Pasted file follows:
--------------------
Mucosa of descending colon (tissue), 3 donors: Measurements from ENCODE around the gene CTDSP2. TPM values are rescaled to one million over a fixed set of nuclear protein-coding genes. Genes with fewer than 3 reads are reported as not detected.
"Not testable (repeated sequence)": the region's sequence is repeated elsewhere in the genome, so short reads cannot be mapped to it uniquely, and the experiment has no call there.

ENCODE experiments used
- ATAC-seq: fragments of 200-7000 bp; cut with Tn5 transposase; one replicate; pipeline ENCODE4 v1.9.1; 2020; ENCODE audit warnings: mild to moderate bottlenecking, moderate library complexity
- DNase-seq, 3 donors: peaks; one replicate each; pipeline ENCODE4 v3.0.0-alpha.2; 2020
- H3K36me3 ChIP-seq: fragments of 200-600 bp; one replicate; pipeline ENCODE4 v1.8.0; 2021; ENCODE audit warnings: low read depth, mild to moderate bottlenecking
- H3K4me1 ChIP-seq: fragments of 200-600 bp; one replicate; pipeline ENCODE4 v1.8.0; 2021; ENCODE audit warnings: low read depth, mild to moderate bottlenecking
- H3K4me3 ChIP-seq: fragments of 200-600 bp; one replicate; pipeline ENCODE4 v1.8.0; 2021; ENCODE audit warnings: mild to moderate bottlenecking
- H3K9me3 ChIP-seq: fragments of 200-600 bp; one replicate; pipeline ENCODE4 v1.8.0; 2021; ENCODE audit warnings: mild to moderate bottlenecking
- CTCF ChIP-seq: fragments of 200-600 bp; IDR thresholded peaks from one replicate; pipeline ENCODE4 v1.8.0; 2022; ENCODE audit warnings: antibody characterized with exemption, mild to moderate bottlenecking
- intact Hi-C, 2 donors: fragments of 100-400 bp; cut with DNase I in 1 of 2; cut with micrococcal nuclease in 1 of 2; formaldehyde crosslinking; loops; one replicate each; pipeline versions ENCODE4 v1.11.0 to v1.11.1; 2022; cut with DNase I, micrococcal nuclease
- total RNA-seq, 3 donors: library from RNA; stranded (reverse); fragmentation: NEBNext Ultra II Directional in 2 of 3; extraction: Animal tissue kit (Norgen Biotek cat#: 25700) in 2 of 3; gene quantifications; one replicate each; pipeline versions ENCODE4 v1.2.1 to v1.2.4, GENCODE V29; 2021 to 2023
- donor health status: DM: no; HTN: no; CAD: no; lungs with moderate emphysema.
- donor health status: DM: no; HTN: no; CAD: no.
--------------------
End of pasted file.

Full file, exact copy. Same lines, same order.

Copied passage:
Mucosa of descending colon (tissue), 3 donors: Measurements from ENCODE around the gene CTDSP2. TPM values are rescaled to one million over a fixed set of nuclear protein-coding genes. Genes with fewer than 3 reads are reported as not detected.
"Not testable (repeated sequence)": the region's sequence is repeated elsewhere in the genome, so short reads cannot be mapped to it uniquely, and the experiment has no call there.

ENCODE experiments used
- ATAC-seq: fragments of 200-7000 bp; cut with Tn5 transposase; one replicate; pipeline ENCODE4 v1.9.1; 2020; ENCODE audit warnings: mild to moderate bottlenecking, moderate library complexity
- DNase-seq, 3 donors: peaks; one replicate each; pipeline ENCODE4 v3.0.0-alpha.2; 2020
- H3K36me3 ChIP-seq: fragments of 200-600 bp; one replicate; pipeline ENCODE4 v1.8.0; 2021; ENCODE audit warnings: low read depth, mild to moderate bottlenecking
- H3K4me1 ChIP-seq: fragments of 200-600 bp; one replicate; pipeline ENCODE4 v1.8.0; 2021; ENCODE audit warnings: low read depth, mild to moderate bottlenecking
- H3K4me3 ChIP-seq: fragments of 200-600 bp; one replicate; pipeline ENCODE4 v1.8.0; 2021; ENCODE audit warnings: mild to moderate bottlenecking
- H3K9me3 ChIP-seq: fragments of 200-600 bp; one replicate; pipeline ENCODE4 v1.8.0; 2021; ENCODE audit warnings: mild to moderate bottlenecking
- CTCF ChIP-seq: fragments of 200-600 bp; IDR thresholded peaks from one replicate; pipeline ENCODE4 v1.8.0; 2022; ENCODE audit warnings: antibody characterized with exemption, mild to moderate bottlenecking
- intact Hi-C, 2 donors: fragments of 100-400 bp; cut with DNase I in 1 of 2; cut with micrococcal nuclease in 1 of 2; formaldehyde crosslinking; loops; one replicate each; pipeline versions ENCODE4 v1.11.0 to v1.11.1; 2022; cut with DNase I, micrococcal nuclease
- total RNA-seq, 3 donors: library from RNA; stranded (reverse); fragmentation: NEBNext Ultra II Directional in 2 of 3; extraction: Animal tissue kit (Norgen Biotek cat#: 25700) in 2 of 3; gene quantifications; one replicate each; pipeline versions ENCODE4 v1.2.1 to v1.2.4, GENCODE V29; 2021 to 2023
- donor health status: DM: no; HTN: no; CAD: no; lungs with moderate emphysema.
- donor health status: DM: no; HTN: no; CAD: no.